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Are enterprises ready for network virtualisation?

Brandon Butler | Aug. 27, 2013
Some service providers are already jumping on board, but how far until the enterprise takes a serious look at this potentially game-changing technology?

Not every company will experience the pains that virtual networking will help solve though, he adds; even today there are enterprises that have yet to virtualize their compute layer and still run on mainframes or bare metal servers. As companies adopt private clouds in their data centers, as virtual machine density increases and network demands become more dynamic, this technology will make more and more sense, Casemore says.  

Vice president of engineering at hosting and cloud provider LogicWorks Jason McKay says the company has been in production with a virtual networking environment for months as part of VMware's beta program for NSX. "Networking is absolutely central to what we do," he says. As a service provider, the company creates customized, right-sized dedicated networks for customers, so this virtual networking technology has dramatically eased the management of creating and maintaining networks for customers, he says. "We're constantly bringing up new clients," he says. "Clients are expanding, bringing in new applications, so for us the network is very much a moving target. You can see how network virtualization would play right into that."

On the enterprise side, things are moving a little more slowly. Steve Morris is an engineer with Cloud Fusion Ltd., a consultancy in England that works specifically with the financial services industry. "There's a lot of appetite for virtual networking, but it's a bit like the early days of server virtualization: Everyone recognizes it a good thing, but they're a little apprehensive about how to use it," he says.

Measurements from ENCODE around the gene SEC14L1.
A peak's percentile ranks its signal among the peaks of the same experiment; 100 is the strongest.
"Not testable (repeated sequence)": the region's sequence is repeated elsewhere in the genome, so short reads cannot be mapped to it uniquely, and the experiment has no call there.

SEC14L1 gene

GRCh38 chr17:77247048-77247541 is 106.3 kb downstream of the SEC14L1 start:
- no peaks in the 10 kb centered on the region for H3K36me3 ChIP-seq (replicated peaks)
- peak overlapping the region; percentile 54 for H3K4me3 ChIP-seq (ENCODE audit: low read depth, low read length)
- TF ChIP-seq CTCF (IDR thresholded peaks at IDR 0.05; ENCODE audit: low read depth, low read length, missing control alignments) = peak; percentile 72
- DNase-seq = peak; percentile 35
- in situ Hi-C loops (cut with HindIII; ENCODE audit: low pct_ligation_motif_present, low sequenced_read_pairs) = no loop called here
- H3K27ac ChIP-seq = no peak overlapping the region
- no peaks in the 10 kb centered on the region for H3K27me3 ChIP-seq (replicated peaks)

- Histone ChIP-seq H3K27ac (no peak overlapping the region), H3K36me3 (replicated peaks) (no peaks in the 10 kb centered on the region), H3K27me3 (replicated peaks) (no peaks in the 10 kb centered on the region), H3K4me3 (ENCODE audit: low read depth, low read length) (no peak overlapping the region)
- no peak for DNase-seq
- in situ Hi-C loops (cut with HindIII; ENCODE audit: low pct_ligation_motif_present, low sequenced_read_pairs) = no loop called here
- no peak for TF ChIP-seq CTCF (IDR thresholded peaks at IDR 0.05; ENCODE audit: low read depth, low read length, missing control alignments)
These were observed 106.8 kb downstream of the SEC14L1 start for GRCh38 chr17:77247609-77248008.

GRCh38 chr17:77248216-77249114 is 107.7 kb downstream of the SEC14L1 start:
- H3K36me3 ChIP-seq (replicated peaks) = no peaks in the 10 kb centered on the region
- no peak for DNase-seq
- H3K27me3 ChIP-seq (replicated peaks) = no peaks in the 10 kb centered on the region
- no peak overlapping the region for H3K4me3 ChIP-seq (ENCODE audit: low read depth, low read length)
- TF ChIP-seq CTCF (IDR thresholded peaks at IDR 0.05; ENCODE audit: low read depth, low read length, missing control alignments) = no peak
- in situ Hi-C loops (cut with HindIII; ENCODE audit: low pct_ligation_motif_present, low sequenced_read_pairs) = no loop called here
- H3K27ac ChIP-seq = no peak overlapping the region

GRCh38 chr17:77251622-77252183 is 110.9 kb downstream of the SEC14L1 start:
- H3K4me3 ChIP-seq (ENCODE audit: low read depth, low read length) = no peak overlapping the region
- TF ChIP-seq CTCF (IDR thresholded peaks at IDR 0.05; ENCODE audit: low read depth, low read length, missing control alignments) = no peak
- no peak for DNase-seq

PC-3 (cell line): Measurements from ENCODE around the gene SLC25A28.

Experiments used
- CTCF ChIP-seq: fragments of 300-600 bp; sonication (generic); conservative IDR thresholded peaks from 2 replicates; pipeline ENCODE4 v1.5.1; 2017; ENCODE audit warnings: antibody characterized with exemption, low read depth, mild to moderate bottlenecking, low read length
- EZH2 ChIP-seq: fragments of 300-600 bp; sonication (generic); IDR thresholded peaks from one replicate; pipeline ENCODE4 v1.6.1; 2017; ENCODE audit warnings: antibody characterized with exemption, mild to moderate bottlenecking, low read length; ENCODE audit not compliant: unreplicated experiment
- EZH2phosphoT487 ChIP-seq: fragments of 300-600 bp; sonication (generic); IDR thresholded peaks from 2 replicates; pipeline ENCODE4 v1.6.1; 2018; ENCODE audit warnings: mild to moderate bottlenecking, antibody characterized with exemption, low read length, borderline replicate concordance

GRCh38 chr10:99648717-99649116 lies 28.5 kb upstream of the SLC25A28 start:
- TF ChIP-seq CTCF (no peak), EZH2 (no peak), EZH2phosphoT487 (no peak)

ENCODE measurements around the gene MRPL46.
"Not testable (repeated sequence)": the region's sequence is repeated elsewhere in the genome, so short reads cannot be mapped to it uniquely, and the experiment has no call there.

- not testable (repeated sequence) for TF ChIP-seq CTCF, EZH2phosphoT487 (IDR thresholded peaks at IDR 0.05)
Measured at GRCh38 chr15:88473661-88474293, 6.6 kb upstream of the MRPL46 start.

He recently installed some virtual networking features mostly virtual LANs for a leading English financial services company who was looking to ramp up the company's creation of new applications. Miller says he discussed an even broader deployment across the organization, but he felt the technology was too limiting to implement it. The firewalling, load balancing and other higher-level networking functions just weren't at a maturity point where it could be considered for a larger-scale deployment.

As part of the release of NSX platform, Casado says that virtual firewalling and load balancing features are included, while enhancements to these features and other higher-level networking services are on the road map for the product down the line.

Casemore, the IDC analyst, says one other thing that will be just as important as the technology maturing is the comfort level of IT practitioners. Virtual networking requires networking teams to work more closely with the server infrastructure managers and application handlers. Breaking down those IT silos to have a more converged IT strategy is not something that happens overnight.

 

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